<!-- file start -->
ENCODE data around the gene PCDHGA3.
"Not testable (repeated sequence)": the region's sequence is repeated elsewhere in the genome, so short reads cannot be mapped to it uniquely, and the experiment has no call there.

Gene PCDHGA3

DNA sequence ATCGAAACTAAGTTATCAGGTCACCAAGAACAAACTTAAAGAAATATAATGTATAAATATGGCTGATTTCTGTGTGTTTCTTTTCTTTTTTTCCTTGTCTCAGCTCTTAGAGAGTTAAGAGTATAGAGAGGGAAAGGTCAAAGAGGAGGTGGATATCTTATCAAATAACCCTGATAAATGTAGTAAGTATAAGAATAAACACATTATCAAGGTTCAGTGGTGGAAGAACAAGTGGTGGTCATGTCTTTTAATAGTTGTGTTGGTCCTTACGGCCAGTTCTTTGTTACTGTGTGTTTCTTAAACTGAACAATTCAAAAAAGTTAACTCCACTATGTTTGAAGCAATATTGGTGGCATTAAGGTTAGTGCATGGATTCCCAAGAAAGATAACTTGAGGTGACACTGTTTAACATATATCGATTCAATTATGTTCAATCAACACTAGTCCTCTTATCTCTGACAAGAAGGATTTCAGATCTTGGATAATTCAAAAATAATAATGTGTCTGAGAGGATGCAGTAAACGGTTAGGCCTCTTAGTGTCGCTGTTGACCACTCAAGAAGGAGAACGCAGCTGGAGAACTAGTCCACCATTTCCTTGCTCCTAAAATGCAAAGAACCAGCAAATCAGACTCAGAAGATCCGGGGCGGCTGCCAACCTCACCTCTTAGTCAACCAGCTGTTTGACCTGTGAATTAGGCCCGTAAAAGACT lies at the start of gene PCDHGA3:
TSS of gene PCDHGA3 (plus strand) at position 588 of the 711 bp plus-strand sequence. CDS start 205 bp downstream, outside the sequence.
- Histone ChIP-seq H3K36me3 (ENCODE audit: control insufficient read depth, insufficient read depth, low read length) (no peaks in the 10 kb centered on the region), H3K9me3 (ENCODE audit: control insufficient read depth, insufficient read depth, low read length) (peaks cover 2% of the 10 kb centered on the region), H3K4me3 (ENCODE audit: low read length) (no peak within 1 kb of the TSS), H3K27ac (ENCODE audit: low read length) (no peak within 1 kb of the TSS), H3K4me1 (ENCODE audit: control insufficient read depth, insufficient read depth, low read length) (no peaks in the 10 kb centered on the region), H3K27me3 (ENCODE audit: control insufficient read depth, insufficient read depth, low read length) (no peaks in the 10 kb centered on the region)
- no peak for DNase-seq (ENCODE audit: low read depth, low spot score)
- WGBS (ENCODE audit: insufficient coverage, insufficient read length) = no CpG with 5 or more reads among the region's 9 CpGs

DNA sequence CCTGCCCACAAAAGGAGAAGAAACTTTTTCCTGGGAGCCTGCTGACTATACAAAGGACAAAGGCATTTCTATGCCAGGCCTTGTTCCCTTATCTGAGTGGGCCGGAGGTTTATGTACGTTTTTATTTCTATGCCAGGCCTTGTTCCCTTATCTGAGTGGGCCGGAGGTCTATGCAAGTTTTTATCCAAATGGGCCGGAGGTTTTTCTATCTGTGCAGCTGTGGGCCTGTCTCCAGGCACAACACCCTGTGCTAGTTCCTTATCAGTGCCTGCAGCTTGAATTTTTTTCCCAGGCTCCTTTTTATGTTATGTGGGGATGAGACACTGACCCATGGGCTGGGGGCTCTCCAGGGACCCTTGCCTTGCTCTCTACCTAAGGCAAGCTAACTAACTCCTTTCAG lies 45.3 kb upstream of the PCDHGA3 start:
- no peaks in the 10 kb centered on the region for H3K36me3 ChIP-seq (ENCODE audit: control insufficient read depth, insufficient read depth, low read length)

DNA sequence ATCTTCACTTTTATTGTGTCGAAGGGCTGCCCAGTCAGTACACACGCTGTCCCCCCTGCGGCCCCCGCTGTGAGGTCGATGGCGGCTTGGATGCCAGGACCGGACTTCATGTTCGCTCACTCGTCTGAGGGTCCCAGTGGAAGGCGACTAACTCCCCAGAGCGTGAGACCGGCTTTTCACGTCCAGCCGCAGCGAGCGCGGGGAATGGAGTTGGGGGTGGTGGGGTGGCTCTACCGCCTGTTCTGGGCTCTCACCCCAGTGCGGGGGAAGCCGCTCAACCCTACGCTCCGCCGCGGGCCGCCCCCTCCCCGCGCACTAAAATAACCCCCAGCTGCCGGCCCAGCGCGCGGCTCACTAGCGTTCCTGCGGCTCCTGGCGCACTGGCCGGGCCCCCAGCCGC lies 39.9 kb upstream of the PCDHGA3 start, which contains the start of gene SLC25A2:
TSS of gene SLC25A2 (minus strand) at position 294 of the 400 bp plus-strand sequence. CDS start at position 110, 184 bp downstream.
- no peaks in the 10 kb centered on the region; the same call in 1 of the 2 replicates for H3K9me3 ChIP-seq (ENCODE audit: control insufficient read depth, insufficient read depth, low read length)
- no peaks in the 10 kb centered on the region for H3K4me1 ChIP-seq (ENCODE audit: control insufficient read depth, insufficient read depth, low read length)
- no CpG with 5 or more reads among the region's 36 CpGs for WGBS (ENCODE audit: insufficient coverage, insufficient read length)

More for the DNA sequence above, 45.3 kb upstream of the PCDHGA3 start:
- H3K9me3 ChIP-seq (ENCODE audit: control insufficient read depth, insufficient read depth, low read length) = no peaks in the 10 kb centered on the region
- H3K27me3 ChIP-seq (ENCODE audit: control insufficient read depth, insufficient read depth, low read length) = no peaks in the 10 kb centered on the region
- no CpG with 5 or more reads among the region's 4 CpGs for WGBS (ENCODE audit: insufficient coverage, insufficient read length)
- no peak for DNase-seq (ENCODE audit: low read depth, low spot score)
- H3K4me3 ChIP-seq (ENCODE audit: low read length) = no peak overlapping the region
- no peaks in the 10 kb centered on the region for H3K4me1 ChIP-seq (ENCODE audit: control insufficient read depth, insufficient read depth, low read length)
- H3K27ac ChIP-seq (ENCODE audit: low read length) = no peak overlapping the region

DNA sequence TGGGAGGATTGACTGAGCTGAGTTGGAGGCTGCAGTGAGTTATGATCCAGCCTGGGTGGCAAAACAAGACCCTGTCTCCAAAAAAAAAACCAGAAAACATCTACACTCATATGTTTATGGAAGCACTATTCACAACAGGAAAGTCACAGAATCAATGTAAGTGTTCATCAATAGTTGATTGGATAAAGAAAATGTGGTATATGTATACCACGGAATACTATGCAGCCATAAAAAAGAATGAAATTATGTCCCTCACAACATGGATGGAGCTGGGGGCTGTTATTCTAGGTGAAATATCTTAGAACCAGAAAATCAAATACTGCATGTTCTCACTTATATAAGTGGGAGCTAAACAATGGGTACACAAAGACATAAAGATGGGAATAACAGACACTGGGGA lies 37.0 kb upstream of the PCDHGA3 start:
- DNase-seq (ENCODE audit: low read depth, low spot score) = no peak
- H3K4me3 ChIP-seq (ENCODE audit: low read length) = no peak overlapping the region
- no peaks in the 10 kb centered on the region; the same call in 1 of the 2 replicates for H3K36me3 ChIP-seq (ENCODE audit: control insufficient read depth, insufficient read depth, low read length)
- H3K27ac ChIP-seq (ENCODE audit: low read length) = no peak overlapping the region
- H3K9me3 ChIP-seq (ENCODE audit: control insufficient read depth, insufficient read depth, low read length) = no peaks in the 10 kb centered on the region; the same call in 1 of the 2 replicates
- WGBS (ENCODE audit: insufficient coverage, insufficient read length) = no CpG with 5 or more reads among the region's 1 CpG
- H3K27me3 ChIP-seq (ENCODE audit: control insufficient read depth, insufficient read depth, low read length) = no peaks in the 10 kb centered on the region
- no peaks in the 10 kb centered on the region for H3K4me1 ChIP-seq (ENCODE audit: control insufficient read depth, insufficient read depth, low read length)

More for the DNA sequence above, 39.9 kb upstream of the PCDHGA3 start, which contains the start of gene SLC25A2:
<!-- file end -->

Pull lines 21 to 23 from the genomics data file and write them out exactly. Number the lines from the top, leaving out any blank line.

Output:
- H3K4me3 ChIP-seq (ENCODE audit: low read length) = no peak overlapping the region
- no peaks in the 10 kb centered on the region for H3K4me1 ChIP-seq (ENCODE audit: control insufficient read depth, insufficient read depth, low read length)
- H3K27ac ChIP-seq (ENCODE audit: low read length) = no peak overlapping the region